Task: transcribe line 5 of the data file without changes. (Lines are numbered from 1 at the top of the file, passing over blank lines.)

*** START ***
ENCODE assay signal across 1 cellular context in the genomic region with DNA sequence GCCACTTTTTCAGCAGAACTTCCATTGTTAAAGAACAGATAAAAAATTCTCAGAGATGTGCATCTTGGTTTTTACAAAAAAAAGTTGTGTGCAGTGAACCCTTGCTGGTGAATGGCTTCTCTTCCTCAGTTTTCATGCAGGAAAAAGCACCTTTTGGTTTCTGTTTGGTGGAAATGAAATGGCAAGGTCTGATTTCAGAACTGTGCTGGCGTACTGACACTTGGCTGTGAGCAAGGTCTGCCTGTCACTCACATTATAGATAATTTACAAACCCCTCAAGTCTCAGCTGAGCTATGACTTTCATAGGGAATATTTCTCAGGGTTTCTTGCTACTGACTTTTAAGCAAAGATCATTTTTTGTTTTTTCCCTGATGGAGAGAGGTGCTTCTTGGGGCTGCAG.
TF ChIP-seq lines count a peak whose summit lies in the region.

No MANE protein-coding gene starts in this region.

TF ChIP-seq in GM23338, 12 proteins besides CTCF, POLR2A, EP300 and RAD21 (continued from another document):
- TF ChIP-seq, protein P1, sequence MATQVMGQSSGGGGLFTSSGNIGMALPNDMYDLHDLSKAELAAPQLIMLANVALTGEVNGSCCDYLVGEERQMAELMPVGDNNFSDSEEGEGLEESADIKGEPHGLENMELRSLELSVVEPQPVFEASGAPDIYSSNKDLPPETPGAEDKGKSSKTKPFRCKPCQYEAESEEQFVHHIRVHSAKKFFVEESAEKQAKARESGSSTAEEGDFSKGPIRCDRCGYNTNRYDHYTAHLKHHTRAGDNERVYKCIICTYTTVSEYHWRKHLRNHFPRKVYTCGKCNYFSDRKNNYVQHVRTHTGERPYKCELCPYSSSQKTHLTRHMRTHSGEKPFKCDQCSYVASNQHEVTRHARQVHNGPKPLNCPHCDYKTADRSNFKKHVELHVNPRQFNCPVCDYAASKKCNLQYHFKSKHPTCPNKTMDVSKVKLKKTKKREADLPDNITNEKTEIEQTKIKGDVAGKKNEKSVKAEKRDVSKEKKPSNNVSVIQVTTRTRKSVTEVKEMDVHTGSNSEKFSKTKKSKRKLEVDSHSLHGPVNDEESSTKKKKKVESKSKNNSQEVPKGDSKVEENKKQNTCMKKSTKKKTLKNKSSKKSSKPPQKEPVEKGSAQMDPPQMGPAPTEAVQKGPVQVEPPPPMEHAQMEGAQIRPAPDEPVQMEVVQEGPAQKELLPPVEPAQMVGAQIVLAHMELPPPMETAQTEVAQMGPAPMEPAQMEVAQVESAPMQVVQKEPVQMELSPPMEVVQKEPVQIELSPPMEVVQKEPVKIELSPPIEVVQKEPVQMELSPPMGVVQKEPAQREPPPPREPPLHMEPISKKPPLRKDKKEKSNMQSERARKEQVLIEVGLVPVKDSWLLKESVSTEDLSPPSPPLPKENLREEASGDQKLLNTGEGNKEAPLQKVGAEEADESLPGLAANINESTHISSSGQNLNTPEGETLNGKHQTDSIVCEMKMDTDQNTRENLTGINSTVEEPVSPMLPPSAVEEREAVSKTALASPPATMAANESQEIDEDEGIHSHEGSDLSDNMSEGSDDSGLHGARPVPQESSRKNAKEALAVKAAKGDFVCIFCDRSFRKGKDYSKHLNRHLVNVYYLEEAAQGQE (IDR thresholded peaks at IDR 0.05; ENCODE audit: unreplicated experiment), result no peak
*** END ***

- TF ChIP-seq, protein P1, sequence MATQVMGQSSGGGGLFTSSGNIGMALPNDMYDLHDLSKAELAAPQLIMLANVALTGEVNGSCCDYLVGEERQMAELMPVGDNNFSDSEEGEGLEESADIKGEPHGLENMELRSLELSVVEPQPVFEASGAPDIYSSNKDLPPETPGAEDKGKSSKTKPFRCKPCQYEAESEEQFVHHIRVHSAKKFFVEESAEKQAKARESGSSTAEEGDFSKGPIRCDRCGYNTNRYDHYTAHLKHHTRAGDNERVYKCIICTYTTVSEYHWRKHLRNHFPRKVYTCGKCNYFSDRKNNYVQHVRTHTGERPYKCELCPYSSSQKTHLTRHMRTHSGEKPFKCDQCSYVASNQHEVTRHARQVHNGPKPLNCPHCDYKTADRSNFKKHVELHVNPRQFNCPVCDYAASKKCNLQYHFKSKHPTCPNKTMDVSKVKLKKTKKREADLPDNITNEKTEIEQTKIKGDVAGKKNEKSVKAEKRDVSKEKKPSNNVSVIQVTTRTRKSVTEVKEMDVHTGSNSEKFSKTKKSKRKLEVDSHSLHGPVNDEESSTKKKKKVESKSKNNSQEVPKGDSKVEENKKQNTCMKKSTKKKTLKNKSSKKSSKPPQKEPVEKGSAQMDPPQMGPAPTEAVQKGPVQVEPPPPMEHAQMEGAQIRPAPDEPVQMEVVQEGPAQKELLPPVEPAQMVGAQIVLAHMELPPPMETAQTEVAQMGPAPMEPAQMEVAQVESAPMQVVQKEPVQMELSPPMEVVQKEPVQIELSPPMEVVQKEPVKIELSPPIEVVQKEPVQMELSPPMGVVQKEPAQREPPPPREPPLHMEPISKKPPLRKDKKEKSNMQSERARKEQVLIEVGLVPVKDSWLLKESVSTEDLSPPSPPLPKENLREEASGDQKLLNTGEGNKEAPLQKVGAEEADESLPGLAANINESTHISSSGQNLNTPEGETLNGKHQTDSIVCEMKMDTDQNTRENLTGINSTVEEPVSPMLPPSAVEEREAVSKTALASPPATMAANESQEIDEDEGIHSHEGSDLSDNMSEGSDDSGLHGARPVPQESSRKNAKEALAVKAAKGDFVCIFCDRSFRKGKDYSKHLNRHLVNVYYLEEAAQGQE (IDR thresholded peaks at IDR 0.05; ENCODE audit: unreplicated experiment), result no peak